24 January 2019
Category : Reportage
Due to the current situation, it is necessary to solve the main obstacles that impede the integration of migrants into host societies. Through "Living Without Discrimination", FIIAPP is working on the social integration of migrantsJemaa el-Fnaa square in Marrakesh
Many of the people who leave their country do so voluntarily, in search of better prospects. However, many others are forced to flee to escape conflicts or terrorism in certain countries. According to the UN, there are 68 million forced immigrants, including 25 million refugees, 3 million asylum seekers and more than 40 million internally displaced persons.
Due to the magnitude of this issue, in December 2000, the UN General Assembly proclaimed 18 December as International Migrants Day.
The International Organization for Migration (IOM) defines migrants as “any person who is moving or has moved across an international border or within a State away from his/her habitual place of residence, regardless of the person’s legal status; whether the movement is voluntary or involuntary; what the causes for the movement are; or what the length of the stay is”.
According to figures from the Global Migration Data Portal, belonging to IOM’s Global Migration Data Analysis Center, Asia hosts 31% of the international migrant population, Europe 30%, the Americas 26%, Africa 10% and Oceania the remaining 3%. In addition, in 2017 the number of international migrants reached 258 million worldwide, of which 48% are women.
What is the International Organization for Migration (IOM)?
Such is the scale of migration that an organisation is needed to verify that migration is managed in an orderly and humane way. IOM was created to fulfil this purpose in 1951, and is the main intergovernmental organisation in the field of migration. IOM promotes international cooperation on migration issues, helps find solutions to migration problems and offers humanitarian assistance to migrants.
Migration and the 2030 Agenda
Over the past decade, the international community has experienced an evolution in its vision of international migration and development. Since the first High-Level Dialogue was held in 2006, the discourse on world migration has been transformed. Examples of this are the search for ways to optimise the benefits of international migration for development, as well as the creation of the Global Forum on Migration and Development. The latter has increasingly focused on the review and implementation of the Sustainable Development Goals related to migration, in particular through the setting-up of the Forum’s working group on the 2030 Agenda and the Global Compact on Migration.
The adoption of the 2030 Agenda in 2015 and the inclusion of the goal relating to “orderly, safe, regular and responsible migration and mobility of people” is the first official contribution to the inclusion of migration for development in the United Nations. In the agenda, indicators have been developed that can be used to measure progress on how countries manage migration for development.
Effects of immigration
The effects of immigration depend mainly on the context and how mobility is regulated in different countries. We cannot compare the situation of a person who voluntarily travels to another country to work with the situation of refugees who arrive in countries seeking asylum because of the situation in their place of origin. To understand the effects, we need to ask where, when, how and who.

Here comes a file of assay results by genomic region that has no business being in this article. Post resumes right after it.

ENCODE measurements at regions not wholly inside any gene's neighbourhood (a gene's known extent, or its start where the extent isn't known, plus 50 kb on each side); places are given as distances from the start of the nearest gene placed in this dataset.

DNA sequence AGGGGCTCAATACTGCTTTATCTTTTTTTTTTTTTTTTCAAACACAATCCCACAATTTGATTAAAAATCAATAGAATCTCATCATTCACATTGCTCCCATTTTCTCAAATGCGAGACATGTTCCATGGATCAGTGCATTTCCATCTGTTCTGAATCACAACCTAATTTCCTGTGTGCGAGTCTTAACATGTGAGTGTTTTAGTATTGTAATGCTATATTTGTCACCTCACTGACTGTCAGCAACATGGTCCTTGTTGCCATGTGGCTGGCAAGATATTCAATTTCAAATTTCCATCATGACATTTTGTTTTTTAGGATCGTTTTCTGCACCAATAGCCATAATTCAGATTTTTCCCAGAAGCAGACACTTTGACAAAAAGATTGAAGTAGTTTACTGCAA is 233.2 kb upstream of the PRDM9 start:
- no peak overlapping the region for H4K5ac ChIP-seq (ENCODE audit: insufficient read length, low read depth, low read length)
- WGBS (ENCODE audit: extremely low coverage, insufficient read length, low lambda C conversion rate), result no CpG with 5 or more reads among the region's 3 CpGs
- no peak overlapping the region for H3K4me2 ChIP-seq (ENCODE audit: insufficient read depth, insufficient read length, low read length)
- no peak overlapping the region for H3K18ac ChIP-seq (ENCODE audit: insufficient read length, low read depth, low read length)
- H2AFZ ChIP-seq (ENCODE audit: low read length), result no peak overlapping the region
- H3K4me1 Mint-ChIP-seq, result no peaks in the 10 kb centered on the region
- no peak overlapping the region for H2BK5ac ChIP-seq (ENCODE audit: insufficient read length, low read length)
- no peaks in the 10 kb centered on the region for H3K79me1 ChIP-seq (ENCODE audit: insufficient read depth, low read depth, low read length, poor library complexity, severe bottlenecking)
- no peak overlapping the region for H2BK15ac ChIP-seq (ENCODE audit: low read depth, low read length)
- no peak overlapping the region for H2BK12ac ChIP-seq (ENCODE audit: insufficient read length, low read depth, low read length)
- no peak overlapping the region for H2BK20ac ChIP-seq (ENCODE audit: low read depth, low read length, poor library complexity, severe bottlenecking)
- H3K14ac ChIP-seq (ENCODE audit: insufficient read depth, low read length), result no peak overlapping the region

It is true that there is a growing recognition of the positive effects of migration, when it is safe, regular and well managed. Many governments around the world have expressed great interest in optimising the benefits of migration through more international alliances to make migration beneficial for all.
However, one of the main obstacles preventing the integration of migrants into host societies, as well as their access to human rights, are the feelings of rejection, the negative attitudes and the discriminatory practices that they must face in their day-to-day lives.
Formulating and implementing public policies aimed at combating racism, xenophobia, discrimination and intolerance is therefore fundamental since many migrants are subject to discrimination in areas such as access to housing, employment, health, education and social services.
Living without discrimination in Morocco
The project “Living Together Without Discrimination: an approach based on human rights and the gender dimension”, which is financed by the European Union and which FIIAPP manages together with the Spanish Agency for International Development Cooperation, is a good example of an initiative aimed at combating the problems mentioned above: racism, xenophobia, discrimination and intolerance towards migrants in our societies. In addition, the project relies on the collaboration of specialised institutions such as the Spanish Observatory on Racism and Xenophobia (OBERAXE).
Its main objective is to strengthen public instruments and policies aimed at preventing and combating racism and xenophobia toward the migrant population in Morocco.
“Living Without Discrimination provides an opportunity to strengthen the existing collaboration between Spain and Morocco on migration issues, learn about the experience of Spanish public institutions in implementing policies to combat racism and xenophobia, and benefit from existing best practices at a national and European level”, highlights Florencia Gaya Campal, project technician and expert in discrimination.
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